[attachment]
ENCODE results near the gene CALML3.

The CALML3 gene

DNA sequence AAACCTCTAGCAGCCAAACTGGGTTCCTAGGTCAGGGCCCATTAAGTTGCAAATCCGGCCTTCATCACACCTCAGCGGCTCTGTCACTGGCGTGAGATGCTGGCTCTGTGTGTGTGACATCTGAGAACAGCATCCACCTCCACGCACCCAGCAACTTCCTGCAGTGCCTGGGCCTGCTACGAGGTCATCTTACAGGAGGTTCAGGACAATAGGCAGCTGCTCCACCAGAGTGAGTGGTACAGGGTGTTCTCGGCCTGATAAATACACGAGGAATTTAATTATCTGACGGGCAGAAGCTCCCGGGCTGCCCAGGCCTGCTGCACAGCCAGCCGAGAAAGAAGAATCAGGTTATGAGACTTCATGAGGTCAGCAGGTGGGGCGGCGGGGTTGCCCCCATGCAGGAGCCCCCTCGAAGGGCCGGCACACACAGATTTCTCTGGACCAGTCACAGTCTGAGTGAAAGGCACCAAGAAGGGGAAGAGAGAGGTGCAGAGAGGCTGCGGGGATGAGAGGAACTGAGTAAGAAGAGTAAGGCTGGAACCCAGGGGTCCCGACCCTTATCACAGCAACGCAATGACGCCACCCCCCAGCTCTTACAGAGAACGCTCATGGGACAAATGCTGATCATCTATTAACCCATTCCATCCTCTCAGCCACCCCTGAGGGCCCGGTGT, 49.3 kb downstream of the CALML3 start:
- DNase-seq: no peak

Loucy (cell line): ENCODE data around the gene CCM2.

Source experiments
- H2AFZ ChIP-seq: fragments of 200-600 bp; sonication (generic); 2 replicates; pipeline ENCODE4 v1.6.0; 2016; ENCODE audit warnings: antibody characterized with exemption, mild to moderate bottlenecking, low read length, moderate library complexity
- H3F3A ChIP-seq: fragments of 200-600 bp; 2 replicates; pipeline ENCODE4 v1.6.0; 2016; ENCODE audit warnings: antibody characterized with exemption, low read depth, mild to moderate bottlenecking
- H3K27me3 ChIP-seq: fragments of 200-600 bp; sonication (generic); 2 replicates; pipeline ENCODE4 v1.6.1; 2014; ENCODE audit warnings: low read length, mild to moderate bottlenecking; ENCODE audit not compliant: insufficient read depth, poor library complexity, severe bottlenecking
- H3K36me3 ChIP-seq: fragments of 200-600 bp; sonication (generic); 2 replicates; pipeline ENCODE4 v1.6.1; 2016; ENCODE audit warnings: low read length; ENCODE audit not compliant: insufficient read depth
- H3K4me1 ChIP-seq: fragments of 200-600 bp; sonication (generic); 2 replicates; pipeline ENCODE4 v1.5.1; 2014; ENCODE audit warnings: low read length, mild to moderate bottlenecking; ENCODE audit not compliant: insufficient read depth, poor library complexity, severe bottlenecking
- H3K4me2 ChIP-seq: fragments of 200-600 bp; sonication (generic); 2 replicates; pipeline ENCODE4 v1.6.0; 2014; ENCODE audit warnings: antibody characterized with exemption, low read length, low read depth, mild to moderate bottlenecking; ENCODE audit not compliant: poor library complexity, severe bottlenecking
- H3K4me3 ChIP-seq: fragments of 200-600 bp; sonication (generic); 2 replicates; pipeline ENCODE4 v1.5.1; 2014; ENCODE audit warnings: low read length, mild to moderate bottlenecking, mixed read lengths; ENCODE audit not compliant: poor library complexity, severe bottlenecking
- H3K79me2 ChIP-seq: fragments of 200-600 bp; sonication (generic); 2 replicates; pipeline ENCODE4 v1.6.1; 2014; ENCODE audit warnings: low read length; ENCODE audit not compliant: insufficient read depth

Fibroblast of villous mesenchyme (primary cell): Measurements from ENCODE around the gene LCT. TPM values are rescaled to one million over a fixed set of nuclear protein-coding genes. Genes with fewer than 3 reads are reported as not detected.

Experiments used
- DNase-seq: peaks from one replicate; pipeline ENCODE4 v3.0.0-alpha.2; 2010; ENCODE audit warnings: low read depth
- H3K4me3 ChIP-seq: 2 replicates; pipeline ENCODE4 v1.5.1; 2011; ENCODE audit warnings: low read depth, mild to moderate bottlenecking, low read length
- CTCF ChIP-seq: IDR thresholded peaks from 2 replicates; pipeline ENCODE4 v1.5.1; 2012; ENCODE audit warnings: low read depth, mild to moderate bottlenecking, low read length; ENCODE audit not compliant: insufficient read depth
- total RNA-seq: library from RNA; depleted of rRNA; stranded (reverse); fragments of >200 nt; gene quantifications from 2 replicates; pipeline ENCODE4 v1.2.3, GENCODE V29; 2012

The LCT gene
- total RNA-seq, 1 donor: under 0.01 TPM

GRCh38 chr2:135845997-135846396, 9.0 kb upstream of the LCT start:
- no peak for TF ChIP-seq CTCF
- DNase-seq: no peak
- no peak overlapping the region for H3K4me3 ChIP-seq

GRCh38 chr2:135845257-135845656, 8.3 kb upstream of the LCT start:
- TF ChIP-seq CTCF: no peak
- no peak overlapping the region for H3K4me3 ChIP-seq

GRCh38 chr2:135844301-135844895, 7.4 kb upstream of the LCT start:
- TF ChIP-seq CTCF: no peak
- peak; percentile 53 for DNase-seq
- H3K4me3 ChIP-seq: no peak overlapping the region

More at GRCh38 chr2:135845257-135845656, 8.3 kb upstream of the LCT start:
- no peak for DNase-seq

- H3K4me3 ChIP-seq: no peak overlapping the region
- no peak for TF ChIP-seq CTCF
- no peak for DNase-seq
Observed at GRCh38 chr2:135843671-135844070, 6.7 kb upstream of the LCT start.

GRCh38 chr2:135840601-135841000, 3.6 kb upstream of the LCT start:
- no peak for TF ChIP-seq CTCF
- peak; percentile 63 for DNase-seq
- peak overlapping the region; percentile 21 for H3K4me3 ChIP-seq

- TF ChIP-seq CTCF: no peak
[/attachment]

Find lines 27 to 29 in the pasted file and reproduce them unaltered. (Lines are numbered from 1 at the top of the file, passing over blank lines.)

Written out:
GRCh38 chr2:135845257-135845656, 8.3 kb upstream of the LCT start:
- TF ChIP-seq CTCF: no peak
- no peak overlapping the region for H3K4me3 ChIP-seq